Let The Word Of Christ Dwell In You Richly!
Written by Eric Moerdyk
|Reformed Practice - Music|
The power of music over hearts and minds is nearly too obvious to need proof. Simply asking the question “what are your favorite songs” probably sets off melodies in your heart. Many have pointed out the incredible power of music. These two famous sayings express it well. “Let me write the songs of a nation, and I care not who writes its laws.” At the time of the Reformation, one disgusted opponent of Martin Luther is said to have remarked “he converted more people through his hymns than through his sermons.” Various Biblical examples could be given too. Just think of the golden calf scene at Mount Sinai, where Israel danced and played, leading to sexual immorality. Or think of the image that Nebuchadnezzar set up, and the pressure he put on everyone to bow through the music that was played. Sometimes you only have to hear a song once, and like it or not, the tune and words seem to be branded on your mind with inerasable force. More than one young person who was converted has said – I wish I could forget some of the songs I used to listen to, but I can’t.
How does music get this incredible power? Well, it combines words with sound and rhythm. You are unlikely to get up after this article with the words you are reading buzzing through your head days later. But music does have this power, doesn’t it?
For this very reason, the Holy Spirit has guided the apostle Paul to write these insightful words in Colossians 3:16 “Let the word of Christ dwell in you richly in all wisdom; teaching and admonishing one another in psalms and hymns and spiritual songs, singing with grace in your hearts to the Lord.” What we are really being told here is, harness the power of music to fill your thoughts with scripture, so that throughout the day God’s truth echoes in your mind. So that when temptation comes with its seductive tentacles, you can cut them off with the sword of truth.
Now before we consider what the apostle means here, we need to clear up a common misunderstanding about what the words psalms, hymns, and spiritual songs mean. At first glance, psalms would refer to the 150 psalms as we know them, hymns to works written in the last couple of centuries, and spiritual songs to modern choruses. However, we should not import our modern sensitivities into an ancient text. What did the Greek speaking people of Colosse think of when they heard these words? As important background information, you need to know that the Greek translators of the Hebrew Bible had divided the 150 psalms into three categories: the words we have translated as psalms, hymns, and spiritual songs. So the Greek speaking ear heard “let the word of Christ dwell in you richly…in psalms, psalms, and psalms singing with grace in your hearts to the Lord.” This is not the time or place to defend our practice of singing only the psalms in worship, but this verse is an important argument supporting it. At the very least, it suggests that the psalms should be the central part of private and public worship, so that through song the word of Christ dwells in us richly.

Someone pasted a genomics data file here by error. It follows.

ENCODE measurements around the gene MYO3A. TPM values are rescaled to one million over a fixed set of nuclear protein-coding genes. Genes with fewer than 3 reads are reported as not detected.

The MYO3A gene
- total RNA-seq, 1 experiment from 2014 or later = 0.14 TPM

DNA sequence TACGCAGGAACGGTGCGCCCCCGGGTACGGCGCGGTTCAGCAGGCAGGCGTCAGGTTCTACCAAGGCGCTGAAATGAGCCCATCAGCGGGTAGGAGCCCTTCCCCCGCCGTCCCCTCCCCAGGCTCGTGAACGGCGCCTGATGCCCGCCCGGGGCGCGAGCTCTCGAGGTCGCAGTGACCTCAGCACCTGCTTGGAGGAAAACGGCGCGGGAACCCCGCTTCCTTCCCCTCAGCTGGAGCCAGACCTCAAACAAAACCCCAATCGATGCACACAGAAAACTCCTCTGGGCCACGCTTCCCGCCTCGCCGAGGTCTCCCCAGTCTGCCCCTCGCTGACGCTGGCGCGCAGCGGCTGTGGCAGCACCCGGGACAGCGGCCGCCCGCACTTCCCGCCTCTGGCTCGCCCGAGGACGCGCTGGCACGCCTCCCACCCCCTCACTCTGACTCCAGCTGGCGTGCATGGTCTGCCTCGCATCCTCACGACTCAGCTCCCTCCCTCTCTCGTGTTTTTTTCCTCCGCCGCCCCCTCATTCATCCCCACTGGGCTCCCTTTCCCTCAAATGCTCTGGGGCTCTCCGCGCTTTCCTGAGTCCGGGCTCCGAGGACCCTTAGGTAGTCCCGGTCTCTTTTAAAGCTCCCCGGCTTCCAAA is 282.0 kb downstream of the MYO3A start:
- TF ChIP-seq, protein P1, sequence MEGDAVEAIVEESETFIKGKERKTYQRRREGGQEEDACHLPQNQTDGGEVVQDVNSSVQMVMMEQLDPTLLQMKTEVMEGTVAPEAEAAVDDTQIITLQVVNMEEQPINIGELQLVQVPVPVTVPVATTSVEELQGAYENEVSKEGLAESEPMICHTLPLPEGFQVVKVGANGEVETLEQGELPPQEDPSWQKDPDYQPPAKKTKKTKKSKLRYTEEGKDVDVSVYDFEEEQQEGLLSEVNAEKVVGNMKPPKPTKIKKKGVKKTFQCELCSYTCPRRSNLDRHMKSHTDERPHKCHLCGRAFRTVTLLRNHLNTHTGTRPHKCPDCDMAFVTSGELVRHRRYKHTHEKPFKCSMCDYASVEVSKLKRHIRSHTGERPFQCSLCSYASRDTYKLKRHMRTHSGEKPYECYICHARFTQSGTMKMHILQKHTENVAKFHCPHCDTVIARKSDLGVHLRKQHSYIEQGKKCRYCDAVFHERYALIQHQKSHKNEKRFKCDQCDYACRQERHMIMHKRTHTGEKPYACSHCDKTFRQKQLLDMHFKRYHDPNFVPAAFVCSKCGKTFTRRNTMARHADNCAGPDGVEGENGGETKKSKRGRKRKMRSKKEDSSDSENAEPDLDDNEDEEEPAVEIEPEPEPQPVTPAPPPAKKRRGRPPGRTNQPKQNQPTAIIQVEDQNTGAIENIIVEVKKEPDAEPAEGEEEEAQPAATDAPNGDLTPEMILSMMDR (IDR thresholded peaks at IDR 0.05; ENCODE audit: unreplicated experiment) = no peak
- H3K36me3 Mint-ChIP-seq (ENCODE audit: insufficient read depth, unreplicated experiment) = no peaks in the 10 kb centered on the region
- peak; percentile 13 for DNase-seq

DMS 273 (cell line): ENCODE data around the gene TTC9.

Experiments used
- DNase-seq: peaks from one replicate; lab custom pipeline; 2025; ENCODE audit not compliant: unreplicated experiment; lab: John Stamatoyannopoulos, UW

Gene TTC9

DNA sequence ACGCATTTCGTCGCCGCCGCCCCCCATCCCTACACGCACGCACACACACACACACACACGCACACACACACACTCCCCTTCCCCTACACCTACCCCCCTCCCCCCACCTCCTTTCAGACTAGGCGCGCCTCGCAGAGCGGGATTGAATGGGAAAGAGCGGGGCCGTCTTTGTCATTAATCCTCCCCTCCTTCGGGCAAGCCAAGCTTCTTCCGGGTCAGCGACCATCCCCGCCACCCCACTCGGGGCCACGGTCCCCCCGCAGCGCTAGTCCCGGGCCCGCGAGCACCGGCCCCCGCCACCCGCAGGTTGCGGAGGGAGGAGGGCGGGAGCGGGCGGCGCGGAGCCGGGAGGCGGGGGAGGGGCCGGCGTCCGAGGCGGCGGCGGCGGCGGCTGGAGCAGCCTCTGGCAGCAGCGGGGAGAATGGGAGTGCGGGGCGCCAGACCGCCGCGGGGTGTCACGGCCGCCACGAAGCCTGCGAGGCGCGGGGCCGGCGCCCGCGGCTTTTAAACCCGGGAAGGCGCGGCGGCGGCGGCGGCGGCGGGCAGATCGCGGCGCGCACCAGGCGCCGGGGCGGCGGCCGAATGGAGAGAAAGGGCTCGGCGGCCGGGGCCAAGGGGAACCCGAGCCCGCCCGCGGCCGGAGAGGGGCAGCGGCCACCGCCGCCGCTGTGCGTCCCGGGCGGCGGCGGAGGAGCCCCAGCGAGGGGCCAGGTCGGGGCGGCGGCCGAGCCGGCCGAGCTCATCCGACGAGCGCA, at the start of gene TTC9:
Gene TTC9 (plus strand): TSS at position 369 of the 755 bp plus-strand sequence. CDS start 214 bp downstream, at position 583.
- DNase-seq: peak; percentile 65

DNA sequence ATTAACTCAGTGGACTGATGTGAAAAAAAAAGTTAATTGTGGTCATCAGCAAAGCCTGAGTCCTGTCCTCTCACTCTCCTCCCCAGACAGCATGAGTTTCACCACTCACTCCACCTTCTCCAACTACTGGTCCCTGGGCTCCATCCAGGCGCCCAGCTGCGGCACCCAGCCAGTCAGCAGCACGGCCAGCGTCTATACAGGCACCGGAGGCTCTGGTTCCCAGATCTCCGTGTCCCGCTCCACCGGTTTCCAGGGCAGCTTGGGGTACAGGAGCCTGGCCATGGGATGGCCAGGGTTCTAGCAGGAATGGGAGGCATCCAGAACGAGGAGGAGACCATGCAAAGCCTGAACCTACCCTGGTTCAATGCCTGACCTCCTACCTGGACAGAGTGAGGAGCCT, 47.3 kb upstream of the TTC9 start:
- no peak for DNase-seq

This also has application to the whole debate about Contemporary Christian Music (CCM). The Biblical standard for music that honours God is that it must allow the word of Christ to dwell in you richly. If it does not, then you are watering down the power of truth. The Psalms point the way for how this should be done. Songs in which Christ’s word dwells richly must be saturated with truth, with minimal repetition. Songs in which Christ’s word dwells richly must be full of God’s character, including his holiness, righteousness, love, and grace.
By far the majority of CCM fails the test of this verse. Instead of being saturated with truth, it is instead far too often a watered down mixture of sappy sentimentality and feel-goodism. Comparing CCM with the Psalms is like comparing a bowl of thick and chunky pea soup with chicken noodle soup that has 4 times as much water as the package calls for.
Space limits us to considering only one example. Fairness requires that I choose a song that is considered a classic, one of the best the movement has to offer. Consider the words of a song sung by Jaci Velasquez, titled John 3:16. The chorus is as you would expect John 3:16. How could anyone complain about that? However, let’s take a closer look. Look at this stanza: “O I know you’ve been through so much it’s hard to contemplate letting to and reaching out in trust, but I know the simple truth, that love is here for you so take him at his word and see what he can do.” Did you catch what she did? The Bible text in its context is about sinners who need a Savior. Her lyrics are about victims in need of a therapist. Her main concern is the feelings of her audience, rather than God and His truth. I wish I could say this was a slip up or mistake. Unfortunately it is standard fare in CCM. Unlike the Psalms, words like sin, holiness, and wrath are usually conspicuous by their absence in CCM. This raises the very serious question: can you listen to most CCM and still be obedient to Colossians 3:16?
Take a long hard look at the music you are listening to. Through it, words are constantly invading your thoughts, often pushing out other thoughts. The key question is, is it the word of Christ that is dwelling in you, and is it doing so richly? Is it doing so in the way God intended that truth to be considered? If not, then you will also water down the promise at the end of this verse about being able to sing with grace in your hearts to the Lord.
Rev. Eric Moerdyk is pastor of Monarch Free Reformed Church in Alberta, Canada. This article was previously printed in the FRC Youth Messenger and has been republished here with permission.